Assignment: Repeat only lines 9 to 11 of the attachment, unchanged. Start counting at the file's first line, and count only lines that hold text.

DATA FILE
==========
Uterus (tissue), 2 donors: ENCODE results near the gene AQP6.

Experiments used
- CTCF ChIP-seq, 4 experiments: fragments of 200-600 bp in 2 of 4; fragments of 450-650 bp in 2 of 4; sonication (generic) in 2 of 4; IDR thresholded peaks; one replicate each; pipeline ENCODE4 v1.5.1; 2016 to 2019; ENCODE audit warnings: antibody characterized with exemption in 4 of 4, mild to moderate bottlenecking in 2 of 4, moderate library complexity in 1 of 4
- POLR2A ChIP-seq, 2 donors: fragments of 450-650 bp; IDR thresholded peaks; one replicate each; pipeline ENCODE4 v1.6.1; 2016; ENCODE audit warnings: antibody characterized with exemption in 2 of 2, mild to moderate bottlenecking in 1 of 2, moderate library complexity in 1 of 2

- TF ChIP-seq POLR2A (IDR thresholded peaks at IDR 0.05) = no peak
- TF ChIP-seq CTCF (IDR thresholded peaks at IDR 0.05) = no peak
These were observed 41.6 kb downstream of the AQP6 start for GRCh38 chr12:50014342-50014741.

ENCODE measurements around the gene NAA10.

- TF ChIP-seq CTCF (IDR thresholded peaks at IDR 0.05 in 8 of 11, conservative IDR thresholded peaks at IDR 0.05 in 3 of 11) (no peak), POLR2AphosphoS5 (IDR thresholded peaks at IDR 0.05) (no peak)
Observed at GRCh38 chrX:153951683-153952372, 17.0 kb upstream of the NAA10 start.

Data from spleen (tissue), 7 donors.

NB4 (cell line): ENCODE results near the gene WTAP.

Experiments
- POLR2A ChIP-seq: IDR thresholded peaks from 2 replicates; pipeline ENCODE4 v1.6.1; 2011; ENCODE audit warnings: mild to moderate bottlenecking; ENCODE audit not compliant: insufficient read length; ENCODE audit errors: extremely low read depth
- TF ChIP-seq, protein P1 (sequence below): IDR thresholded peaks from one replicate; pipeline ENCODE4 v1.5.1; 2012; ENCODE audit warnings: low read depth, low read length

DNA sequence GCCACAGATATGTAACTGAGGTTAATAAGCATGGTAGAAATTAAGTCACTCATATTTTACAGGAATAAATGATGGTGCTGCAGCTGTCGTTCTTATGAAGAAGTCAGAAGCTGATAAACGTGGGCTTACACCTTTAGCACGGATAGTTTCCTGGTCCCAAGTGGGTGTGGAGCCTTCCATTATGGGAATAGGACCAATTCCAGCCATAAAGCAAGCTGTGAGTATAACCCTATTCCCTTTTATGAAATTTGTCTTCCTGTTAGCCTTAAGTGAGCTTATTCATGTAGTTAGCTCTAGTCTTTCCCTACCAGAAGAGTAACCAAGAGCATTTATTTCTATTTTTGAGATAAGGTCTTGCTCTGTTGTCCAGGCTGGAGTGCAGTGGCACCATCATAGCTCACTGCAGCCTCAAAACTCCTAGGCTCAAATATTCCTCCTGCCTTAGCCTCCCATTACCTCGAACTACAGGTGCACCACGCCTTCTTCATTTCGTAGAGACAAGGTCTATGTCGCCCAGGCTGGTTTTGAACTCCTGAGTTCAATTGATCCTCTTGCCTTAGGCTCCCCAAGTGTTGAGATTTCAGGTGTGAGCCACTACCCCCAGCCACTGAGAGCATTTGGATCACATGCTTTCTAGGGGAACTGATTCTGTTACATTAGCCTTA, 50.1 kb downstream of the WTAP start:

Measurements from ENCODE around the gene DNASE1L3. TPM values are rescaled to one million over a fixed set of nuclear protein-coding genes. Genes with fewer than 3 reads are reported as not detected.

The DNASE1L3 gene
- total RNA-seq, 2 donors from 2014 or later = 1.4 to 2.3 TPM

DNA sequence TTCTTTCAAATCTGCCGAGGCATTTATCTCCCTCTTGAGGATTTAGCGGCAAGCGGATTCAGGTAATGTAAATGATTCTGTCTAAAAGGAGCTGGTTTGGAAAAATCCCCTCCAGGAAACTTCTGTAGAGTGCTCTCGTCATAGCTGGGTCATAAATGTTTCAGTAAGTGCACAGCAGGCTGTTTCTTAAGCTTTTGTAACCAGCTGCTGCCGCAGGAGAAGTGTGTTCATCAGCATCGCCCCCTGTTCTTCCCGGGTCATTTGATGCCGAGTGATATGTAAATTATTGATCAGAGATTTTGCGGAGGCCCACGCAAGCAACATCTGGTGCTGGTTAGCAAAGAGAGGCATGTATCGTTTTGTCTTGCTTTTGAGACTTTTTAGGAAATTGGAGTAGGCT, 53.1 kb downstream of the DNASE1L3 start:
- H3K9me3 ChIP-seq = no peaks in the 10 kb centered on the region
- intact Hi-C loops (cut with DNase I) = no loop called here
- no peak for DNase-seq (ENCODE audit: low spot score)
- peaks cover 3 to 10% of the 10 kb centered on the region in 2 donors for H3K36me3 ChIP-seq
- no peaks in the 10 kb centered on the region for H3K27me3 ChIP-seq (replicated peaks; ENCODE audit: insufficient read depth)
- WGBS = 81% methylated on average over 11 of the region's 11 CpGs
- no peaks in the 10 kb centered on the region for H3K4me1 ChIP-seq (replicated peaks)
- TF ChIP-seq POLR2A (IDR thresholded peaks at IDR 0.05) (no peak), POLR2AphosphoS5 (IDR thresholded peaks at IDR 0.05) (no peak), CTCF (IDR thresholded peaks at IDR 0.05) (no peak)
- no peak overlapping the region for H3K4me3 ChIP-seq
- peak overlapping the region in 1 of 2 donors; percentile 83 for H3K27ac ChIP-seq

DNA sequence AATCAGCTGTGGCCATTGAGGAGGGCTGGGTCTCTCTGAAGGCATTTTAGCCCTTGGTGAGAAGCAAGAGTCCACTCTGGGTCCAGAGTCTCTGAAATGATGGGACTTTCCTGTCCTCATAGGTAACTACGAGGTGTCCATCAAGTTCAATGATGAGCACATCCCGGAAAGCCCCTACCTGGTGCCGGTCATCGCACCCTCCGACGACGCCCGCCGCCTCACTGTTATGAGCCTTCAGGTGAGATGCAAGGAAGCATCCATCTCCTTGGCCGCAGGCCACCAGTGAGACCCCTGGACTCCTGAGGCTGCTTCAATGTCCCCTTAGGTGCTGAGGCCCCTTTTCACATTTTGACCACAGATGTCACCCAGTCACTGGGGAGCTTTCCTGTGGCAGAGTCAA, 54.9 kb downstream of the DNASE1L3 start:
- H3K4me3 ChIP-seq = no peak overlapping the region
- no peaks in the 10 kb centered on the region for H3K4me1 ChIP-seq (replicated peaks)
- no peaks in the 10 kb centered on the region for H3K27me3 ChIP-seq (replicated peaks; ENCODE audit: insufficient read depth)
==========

- TF ChIP-seq CTCF (IDR thresholded peaks at IDR 0.05 in 8 of 11, conservative IDR thresholded peaks at IDR 0.05 in 3 of 11) (no peak), POLR2AphosphoS5 (IDR thresholded peaks at IDR 0.05) (no peak)
Observed at GRCh38 chrX:153951683-153952372, 17.0 kb upstream of the NAA10 start.

Data from spleen (tissue), 7 donors.